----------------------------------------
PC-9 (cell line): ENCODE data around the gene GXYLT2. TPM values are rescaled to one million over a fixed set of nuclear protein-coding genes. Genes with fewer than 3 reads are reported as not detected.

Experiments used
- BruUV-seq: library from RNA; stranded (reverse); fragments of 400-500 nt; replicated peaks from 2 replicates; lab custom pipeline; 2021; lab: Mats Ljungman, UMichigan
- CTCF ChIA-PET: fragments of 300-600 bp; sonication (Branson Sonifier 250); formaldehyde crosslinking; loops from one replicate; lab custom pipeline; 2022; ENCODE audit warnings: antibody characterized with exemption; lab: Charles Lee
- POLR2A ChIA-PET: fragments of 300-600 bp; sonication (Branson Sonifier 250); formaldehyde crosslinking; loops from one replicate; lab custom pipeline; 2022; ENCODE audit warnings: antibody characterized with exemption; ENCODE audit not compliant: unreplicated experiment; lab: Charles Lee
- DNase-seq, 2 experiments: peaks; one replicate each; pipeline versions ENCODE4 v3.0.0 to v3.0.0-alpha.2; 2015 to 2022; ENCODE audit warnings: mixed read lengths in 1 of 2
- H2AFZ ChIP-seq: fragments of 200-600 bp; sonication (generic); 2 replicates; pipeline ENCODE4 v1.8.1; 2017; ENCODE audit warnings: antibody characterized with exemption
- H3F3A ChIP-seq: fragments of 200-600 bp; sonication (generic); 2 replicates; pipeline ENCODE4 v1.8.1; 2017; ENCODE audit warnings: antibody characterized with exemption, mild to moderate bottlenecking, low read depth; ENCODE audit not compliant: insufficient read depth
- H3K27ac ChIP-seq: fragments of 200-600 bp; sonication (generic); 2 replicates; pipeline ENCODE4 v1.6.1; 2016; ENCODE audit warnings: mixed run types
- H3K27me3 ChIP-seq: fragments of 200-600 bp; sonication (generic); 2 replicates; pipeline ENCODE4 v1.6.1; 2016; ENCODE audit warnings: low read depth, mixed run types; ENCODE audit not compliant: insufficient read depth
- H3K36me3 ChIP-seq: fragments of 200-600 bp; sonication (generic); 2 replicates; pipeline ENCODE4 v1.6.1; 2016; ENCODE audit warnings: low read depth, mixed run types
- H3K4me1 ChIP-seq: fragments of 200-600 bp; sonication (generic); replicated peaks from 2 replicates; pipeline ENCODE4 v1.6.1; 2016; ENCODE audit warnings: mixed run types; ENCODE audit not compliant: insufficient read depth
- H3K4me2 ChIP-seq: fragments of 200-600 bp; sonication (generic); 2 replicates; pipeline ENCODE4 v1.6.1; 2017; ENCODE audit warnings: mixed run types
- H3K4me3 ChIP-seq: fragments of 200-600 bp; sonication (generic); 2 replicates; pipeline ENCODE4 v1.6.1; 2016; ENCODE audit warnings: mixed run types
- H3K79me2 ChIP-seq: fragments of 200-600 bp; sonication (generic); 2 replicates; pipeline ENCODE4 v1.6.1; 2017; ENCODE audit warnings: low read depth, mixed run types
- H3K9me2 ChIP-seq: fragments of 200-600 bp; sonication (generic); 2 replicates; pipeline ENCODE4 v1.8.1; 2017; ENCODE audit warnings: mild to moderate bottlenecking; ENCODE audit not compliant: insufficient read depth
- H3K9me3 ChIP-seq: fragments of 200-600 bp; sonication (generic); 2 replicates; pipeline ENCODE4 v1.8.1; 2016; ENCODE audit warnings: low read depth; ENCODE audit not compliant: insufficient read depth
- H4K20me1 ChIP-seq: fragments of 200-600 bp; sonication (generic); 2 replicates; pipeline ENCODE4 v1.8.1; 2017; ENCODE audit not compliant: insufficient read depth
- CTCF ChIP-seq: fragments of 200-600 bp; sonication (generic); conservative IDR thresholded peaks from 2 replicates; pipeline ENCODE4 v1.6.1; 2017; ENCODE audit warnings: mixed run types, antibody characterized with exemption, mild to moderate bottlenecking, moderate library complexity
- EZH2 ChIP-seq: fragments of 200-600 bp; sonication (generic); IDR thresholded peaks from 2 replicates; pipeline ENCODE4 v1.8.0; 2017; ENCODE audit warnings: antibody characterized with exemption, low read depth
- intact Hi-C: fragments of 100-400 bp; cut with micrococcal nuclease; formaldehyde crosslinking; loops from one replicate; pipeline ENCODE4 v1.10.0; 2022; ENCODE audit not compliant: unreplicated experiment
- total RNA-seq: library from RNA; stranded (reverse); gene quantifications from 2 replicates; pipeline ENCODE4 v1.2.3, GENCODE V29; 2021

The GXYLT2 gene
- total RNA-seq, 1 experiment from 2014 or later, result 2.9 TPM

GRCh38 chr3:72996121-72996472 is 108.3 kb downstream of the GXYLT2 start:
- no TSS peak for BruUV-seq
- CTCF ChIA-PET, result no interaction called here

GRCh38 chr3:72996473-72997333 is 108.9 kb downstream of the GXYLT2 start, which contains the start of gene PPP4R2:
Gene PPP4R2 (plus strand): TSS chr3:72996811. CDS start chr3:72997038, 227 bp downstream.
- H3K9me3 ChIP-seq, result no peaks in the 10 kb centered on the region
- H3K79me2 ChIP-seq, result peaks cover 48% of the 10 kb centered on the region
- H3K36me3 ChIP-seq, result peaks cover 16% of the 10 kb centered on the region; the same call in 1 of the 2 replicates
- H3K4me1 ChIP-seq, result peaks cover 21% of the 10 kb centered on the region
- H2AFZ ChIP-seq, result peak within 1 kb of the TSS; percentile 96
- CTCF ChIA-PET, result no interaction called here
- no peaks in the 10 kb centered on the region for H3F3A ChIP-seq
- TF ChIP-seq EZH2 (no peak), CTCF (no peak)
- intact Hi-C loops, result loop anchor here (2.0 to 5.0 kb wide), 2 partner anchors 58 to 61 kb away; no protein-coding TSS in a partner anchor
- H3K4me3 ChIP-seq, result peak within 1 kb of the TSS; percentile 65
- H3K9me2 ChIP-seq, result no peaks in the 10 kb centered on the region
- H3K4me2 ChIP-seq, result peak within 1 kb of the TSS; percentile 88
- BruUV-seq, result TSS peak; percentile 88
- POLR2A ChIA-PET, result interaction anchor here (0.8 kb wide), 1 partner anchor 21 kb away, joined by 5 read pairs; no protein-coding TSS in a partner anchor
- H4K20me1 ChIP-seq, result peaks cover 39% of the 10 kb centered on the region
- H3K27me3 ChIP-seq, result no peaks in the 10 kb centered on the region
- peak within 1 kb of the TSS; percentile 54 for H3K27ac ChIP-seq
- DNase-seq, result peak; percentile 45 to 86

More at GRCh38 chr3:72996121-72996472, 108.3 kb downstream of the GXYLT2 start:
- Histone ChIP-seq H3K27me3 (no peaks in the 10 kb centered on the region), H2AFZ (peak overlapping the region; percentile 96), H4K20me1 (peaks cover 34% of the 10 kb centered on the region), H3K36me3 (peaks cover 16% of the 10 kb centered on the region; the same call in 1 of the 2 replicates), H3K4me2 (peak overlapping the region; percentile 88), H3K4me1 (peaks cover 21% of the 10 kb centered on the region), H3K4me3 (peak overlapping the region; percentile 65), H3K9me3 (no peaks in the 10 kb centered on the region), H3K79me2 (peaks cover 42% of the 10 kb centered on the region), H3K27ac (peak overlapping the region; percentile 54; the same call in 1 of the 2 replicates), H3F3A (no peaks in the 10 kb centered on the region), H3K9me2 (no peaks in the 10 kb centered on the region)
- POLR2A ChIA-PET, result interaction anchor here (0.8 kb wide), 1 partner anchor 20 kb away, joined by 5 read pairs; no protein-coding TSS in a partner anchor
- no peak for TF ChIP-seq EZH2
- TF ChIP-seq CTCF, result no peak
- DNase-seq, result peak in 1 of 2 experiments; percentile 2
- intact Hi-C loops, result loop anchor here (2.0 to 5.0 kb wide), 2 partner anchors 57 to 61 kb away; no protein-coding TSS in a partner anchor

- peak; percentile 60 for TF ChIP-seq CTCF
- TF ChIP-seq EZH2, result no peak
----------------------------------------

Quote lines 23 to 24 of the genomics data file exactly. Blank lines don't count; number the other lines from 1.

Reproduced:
The GXYLT2 gene
- total RNA-seq, 1 experiment from 2014 or later, result 2.9 TPM